A week after the story of "Louise", who claimed she had been gang-raped by Middle Eastern men, was first splashed on the front page, and four days after Paul Sheehan acknowledged how it all fell apart, The Sydney Morning Herald this morning broke its silence on how one of its senior writers published a story of horrific abuse and bureaucratic indifference that was, probably, false. But the paper maintains Sheehan's line that "key elements of the story were unable to be substantiated", despite the wealth of evidence that the story told to Sheehan was highly unlikely, and should have raised red flags for both Sheehan and his editors.


The paper stated at the bottom of page 2 this morning:
"In last Monday's paper, the Herald reported the details of an alleged sexual assault under the headline, 'The horrifying untold story of 'Louise', "A subsequent column printed in last Thursday's edition ... acknowledged key elements of the original story were unable to be substantiated. The original story, which has been corrected, included aspersions against the Middle Eastern community and raised untested allegations of inaction against the NSW Police. The Herald sincerely regrets the hurt and distress this report caused to these groups and unreservedly apologises."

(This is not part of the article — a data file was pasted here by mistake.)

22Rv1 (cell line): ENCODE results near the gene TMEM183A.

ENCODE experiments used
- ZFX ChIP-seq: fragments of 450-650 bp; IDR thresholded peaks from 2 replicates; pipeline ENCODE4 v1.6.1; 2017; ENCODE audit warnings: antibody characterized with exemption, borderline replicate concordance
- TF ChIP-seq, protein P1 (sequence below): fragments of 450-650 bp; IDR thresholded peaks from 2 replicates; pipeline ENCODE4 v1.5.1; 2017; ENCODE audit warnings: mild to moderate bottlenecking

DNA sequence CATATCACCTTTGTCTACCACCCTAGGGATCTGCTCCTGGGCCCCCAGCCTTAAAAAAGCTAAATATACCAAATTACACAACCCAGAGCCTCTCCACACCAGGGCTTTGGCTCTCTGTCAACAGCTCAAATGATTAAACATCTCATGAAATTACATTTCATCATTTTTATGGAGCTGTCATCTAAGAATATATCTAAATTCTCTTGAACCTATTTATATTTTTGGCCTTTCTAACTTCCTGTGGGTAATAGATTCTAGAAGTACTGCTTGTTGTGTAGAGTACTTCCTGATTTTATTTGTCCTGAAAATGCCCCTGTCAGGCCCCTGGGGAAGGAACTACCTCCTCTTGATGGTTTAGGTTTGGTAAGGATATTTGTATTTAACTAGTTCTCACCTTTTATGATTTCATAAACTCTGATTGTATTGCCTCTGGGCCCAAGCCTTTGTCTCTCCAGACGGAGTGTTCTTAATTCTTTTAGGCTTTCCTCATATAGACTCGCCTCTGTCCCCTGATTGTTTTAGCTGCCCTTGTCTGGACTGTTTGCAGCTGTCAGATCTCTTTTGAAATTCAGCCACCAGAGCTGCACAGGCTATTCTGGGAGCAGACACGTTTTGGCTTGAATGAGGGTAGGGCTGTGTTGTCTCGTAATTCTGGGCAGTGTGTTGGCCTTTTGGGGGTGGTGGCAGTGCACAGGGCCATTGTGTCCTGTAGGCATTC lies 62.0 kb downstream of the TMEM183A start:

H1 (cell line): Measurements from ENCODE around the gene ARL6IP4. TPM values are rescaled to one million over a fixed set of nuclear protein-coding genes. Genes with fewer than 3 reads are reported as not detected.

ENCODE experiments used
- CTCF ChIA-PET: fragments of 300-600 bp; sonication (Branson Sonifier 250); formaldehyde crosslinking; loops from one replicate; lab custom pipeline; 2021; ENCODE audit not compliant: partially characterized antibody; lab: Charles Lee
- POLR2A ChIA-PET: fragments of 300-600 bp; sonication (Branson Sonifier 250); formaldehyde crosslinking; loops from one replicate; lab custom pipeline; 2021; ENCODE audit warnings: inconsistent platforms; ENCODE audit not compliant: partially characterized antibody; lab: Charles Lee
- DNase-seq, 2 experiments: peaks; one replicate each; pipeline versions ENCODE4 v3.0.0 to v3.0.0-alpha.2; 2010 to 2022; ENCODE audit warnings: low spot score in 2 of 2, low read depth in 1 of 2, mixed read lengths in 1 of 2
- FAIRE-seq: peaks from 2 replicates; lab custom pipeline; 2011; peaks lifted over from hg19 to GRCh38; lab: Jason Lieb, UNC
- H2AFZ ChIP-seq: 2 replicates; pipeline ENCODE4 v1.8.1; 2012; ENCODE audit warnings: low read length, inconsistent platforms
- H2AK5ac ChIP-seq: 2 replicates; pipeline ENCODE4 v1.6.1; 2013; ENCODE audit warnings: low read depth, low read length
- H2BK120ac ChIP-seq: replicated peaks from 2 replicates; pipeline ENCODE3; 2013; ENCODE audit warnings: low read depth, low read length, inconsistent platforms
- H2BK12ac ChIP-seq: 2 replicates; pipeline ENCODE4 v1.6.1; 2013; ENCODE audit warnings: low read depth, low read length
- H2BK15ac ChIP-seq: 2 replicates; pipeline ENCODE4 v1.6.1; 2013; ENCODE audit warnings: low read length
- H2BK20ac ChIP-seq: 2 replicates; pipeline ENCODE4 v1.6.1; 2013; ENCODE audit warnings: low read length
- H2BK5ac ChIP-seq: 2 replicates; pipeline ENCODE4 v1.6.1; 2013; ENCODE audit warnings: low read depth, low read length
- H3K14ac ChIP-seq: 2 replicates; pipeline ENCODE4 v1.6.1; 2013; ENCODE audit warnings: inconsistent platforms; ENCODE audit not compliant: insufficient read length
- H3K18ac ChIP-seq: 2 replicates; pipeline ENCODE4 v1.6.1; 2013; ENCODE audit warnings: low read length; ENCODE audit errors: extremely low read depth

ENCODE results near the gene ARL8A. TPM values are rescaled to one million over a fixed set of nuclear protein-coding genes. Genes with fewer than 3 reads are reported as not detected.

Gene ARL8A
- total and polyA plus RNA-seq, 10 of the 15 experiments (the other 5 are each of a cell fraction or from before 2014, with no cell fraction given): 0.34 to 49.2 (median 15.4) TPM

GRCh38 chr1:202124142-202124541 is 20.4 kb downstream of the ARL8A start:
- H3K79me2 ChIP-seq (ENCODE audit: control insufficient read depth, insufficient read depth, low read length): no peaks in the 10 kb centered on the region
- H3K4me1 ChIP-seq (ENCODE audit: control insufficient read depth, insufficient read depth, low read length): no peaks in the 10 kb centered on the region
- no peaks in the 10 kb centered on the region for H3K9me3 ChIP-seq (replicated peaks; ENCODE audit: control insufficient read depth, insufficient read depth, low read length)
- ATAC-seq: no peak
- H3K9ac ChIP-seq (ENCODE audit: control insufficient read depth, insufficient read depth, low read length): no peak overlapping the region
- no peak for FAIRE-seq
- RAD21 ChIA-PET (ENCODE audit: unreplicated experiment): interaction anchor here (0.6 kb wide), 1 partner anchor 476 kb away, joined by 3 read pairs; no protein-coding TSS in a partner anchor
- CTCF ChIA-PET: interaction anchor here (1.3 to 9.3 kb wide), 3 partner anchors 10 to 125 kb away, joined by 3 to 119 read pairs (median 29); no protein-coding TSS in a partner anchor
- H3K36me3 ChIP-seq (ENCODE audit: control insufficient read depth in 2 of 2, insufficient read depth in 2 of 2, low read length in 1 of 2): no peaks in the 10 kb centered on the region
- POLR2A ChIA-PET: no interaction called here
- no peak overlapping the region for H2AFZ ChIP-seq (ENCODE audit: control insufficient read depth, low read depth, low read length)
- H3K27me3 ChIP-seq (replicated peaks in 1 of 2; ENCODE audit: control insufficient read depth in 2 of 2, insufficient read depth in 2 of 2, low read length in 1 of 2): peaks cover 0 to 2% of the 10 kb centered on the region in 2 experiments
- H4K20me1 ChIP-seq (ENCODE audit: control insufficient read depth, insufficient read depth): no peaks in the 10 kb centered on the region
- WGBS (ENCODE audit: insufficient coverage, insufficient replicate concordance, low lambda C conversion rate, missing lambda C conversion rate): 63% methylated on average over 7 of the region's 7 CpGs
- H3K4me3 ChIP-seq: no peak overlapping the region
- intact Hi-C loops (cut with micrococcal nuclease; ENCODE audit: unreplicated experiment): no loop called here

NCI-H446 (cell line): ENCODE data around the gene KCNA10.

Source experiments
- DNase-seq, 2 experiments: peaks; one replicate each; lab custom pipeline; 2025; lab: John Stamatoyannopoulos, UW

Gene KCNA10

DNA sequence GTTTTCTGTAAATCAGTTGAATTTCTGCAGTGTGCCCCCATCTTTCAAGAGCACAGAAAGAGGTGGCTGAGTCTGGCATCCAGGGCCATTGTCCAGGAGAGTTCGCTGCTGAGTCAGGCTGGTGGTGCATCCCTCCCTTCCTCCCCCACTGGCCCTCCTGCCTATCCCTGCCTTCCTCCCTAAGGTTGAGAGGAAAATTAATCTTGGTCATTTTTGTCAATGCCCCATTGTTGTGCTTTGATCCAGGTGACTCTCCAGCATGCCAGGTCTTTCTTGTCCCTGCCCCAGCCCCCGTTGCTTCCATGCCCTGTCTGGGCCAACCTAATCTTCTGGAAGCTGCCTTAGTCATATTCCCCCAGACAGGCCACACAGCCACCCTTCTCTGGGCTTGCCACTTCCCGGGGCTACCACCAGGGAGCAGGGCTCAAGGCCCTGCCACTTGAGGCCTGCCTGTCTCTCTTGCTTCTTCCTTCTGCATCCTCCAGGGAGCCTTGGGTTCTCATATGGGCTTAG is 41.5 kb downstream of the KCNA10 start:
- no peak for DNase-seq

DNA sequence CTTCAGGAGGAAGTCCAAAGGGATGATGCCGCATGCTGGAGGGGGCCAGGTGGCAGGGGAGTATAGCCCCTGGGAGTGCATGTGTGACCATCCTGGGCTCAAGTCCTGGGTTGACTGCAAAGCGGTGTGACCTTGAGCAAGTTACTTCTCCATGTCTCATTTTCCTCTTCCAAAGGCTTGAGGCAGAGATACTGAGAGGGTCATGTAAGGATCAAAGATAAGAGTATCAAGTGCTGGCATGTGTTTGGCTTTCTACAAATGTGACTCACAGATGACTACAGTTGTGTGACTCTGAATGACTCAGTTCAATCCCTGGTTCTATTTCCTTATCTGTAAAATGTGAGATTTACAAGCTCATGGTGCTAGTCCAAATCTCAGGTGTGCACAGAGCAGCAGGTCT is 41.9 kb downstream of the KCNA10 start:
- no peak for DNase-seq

The story highlights a startling case of journalistic error, made all the more significant because it came from such a senior writer and was taken seriously enough to put on the front page of Australia's most trusted newspaper. Sheehan has apologised several times in the past week, and got on the front foot admitting his error before Fairfax's competitors got wind of it. He has been relatively transparent about the reasons why he came to believe 'Louise's' story despite little corroborating evidence. But if he had not, it is likely the scandal would have come out anyway. In the days immediately following the story's initial publication, many on social media noted that aspects of it seemed far-fetched. The similar claims made by a woman in several Reclaim Australia rallies were recalled. Some, like Richard Cooke, who tried to contact 'Louise' wrote that they found her a difficult subject who was unable to give journalists ways to validate her story. Despite Fairfax's apology today, Sheehan has said the fault for the column was his alone. In an interview with The Australian last week, he absolved his publisher of responsibility, while intimating his unblemished record ensured his editors overlooked any factual concerns. “The foundational error I made, from which all flaws in the process came, was that I was put in touch with the woman by a good source, who I trusted, on the basis that she wanted justice,” he said. Sheehan continues clinging to his claim he was hoodwinked by a “carefully constructed” story “on a foundation of embellishments, false memories and fabrications.” He defended his lack of research telling The Australian, “We knew the column would have to make clear that these were allegations and her name were not in the police or hospital system over this matter.” Despite Sheehan's claims that this was fundamentally a case of misplaced trust, the very first red flag casting doubts on the story were there in his first dispatch.